- The Washington Times - Tuesday, October 16, 2007

Sen. Hillary Rodham Clinton will develop a plan to withdraw troops from Iraq within 60 days of becoming president, but “will order specialized units” to stay behind to fight terrorists there and elsewhere in the region, she wrote in a detailed Foreign Affairs magazine essay.

The New York Democrat also stressed that all options would be on the table with respect to Iran policy, though she would use diplomacy as her first weapon.

Her campaign views the nearly 6,000-word piece as a blueprint for how she would approach foreign policy as president. The essay, titled “Security and Opportunity for the Twenty-first Century,” went online at ForeignAffairs.org yesterday and is part of the magazine’s presidential series.

“Iran must conform to its nonproliferation obligations and must not be permitted to build or acquire nuclear weapons. If Iran does not comply with its own commitments and the will of the international community, all options must remain on the table,” she wrote.

“On the other hand, if Iran is in fact willing to end its nuclear weapons program, renounce sponsorship of terrorism, support Middle East peace, and play a constructive role in stabilizing Iraq, the United States should be prepared to offer Iran a carefully calibrated package of incentives,” she wrote. “This will let the Iranian people know that our quarrel is not with them, but with their government and show the world that the United States is prepared to pursue every diplomatic option.”



Lee Feinstein, national-security director for the Clinton campaign, expanded on Mrs. Clinton’s Iran policy in a conference call with reporters yesterday.

“A commander in chief does not take options off the table,” he said, adding that Mrs. Clinton has made clear her preference is to “pursue intensive diplomacy and economic pressure as the best way to avert a nuclear program in Iran and as the best way to avert a war.”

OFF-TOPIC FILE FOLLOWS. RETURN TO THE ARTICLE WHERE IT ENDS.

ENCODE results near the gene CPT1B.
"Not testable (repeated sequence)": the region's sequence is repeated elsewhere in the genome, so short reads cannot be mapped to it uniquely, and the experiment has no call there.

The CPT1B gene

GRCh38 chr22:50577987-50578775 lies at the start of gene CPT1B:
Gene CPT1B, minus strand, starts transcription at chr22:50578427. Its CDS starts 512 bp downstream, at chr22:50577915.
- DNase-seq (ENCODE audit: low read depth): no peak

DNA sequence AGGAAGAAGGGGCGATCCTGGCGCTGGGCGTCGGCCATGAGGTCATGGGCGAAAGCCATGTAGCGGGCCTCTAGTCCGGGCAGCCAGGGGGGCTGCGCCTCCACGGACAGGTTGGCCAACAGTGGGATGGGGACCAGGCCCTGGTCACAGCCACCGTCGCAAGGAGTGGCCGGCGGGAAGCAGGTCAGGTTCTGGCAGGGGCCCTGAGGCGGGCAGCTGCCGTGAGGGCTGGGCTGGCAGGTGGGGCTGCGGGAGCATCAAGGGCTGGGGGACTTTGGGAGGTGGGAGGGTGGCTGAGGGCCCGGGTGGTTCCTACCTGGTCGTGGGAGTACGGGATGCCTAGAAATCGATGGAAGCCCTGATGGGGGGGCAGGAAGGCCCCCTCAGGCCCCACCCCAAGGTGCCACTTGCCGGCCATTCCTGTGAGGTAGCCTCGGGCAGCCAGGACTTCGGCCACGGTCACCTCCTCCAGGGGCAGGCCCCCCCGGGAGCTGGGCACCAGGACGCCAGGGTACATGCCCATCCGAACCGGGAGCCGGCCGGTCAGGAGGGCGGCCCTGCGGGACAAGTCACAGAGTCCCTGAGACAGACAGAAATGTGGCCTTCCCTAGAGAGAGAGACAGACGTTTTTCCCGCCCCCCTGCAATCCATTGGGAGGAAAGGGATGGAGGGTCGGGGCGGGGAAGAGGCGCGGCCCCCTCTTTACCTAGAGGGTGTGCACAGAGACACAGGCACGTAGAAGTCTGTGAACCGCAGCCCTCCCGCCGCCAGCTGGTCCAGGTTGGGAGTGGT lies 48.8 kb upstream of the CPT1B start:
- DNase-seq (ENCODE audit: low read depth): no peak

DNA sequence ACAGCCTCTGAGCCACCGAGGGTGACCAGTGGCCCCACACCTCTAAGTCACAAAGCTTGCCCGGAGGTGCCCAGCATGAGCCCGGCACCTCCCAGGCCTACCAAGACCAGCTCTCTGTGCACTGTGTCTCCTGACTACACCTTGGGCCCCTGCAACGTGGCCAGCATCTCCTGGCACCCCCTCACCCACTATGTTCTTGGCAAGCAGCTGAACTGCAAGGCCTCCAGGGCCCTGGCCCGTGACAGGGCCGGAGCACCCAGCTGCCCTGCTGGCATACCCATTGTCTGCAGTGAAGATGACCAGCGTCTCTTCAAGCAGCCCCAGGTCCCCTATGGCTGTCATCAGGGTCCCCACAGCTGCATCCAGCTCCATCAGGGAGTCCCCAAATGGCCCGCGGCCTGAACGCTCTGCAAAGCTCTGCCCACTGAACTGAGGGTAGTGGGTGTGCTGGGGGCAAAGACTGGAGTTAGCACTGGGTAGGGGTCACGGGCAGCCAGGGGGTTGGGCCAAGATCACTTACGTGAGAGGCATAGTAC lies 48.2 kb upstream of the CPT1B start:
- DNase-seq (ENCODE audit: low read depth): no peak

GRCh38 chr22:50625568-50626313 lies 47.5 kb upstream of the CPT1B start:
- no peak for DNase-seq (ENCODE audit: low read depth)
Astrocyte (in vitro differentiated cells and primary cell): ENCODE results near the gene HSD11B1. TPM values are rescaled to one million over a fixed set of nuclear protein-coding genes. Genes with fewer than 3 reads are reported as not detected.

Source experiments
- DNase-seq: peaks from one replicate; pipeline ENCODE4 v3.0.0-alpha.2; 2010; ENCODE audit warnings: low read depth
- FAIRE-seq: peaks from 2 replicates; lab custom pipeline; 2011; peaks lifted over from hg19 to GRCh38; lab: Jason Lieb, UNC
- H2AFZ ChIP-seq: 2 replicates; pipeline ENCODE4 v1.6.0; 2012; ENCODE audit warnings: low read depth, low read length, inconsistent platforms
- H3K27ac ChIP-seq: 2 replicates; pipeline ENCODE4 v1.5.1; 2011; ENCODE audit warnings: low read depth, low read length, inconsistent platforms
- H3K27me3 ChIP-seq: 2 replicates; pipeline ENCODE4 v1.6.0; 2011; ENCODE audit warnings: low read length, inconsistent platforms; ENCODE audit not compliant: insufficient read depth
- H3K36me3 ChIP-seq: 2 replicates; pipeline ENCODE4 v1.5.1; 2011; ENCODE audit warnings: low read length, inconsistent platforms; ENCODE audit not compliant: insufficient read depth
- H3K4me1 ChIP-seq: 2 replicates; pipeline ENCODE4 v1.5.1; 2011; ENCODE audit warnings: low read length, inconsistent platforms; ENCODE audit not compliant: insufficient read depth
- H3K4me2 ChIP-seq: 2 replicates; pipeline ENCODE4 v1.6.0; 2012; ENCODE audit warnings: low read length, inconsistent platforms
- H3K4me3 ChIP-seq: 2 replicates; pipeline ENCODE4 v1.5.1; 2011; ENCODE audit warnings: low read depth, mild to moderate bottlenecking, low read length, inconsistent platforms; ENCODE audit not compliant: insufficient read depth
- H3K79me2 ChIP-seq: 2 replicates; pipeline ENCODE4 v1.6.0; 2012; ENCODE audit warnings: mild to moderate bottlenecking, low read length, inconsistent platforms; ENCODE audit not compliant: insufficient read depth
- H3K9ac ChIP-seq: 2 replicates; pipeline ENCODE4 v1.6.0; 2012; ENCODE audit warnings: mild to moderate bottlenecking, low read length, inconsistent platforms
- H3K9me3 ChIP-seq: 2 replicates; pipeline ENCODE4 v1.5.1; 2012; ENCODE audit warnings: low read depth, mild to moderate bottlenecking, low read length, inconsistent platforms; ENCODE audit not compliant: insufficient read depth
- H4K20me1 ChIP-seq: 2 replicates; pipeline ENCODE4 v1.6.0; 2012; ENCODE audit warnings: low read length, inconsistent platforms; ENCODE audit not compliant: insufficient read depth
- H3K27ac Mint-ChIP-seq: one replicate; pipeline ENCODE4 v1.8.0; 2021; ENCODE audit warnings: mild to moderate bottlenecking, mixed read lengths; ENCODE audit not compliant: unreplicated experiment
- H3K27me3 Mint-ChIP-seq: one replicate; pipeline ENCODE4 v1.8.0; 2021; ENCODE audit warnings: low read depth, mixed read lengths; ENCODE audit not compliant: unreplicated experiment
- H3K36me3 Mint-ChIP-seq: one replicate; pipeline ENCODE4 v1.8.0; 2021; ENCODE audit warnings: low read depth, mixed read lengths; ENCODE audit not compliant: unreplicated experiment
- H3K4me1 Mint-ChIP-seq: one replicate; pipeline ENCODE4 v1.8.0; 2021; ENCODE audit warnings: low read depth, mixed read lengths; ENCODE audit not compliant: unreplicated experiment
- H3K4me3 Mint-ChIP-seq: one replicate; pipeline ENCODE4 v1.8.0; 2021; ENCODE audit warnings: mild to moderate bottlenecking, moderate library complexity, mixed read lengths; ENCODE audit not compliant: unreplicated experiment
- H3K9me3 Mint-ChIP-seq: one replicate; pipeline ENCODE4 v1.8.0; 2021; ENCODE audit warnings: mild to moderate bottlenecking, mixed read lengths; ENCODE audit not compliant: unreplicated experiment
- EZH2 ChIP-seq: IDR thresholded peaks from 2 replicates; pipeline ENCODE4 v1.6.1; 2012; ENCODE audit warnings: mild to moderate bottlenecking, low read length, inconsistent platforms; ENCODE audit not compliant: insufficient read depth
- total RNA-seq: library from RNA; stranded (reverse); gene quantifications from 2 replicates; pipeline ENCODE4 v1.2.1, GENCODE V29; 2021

Iran has been a hot topic in recent weeks on the campaign trail, with Mrs. Clinton’s rivals, especially former Sen. John Edwards of North Carolina and Sen. Barack Obama of Illinois, questioning her vote on a resolution which deemed the Iranian Revolutionary Guard a terrorist organization.

Asked about the criticism and charges the resolution could be viewed as giving President Bush a green light for using force in Iran, Mr. Feinstein said there is “nothing whatsoever” in that resolution that gives the president such authority.

Mrs. Clinton’s vote was to “stand up against” the Bush administration, especially since she said on the Senate floor that Mr. Bush cannot use force in Iran without congressional authority, Mr. Feinstein said.

Mrs. Clinton said if elected she would begin bringing troops home within the first two months, redirect U.S. financial aid to help Iraqi citizens, “not propping up the Iraqi government,” and replace military force in Iraq with “intensive diplomatic initiative” in the region. She also said she “will order specialized units” to engage in targeted anti-terrorism operations in Iraq and against “other terrorist organizations in the region.”

The campaign did not respond to an inquiry asking for a definition of “other organizations.”

In the essay, Mrs. Clinton said troops left behind to control terrorism would also provide security for U.S. troops and other personnel in Iraq, and train and equip Iraqi security services “to keep order and promote stability in the country, but only to the extent that such training is actually working.”

In the essay, she said she “will consider” leaving forces in the Kurdish area in northern Iraq to protect that region’s relative peace and security.

Mr. Edwards said her policy sounds like “a continuation of the war.” Other Democrats questioned how many troops would actually come home under her policy.

Mrs. Clinton said rebuilding the military will be a key priority and promised to “expand and modernize” forces so they are better prepared to meet threats.

She also invoked the September 11, 2001, terrorist attacks and noted “these terrorists are as determined as ever to strike the United States.” She wrote: “The forgotten frontline in the war on terror is Afghanistan, where our military effort must be reinforced.”

Among her foreign-policy principles are avoiding ideologically driven decisions, not using the military as the solution for every problem and rebuilding the nation’s international standing. She also said she would work to reduce the U.S. and Russian nuclear arsenals.

Mrs. Clinton also said Mr. Bush “squandered the respect, trust and confidence of even our closest friends and allies,” but said that can change.

“American leadership is wanting, but it is still wanted,” she wrote.

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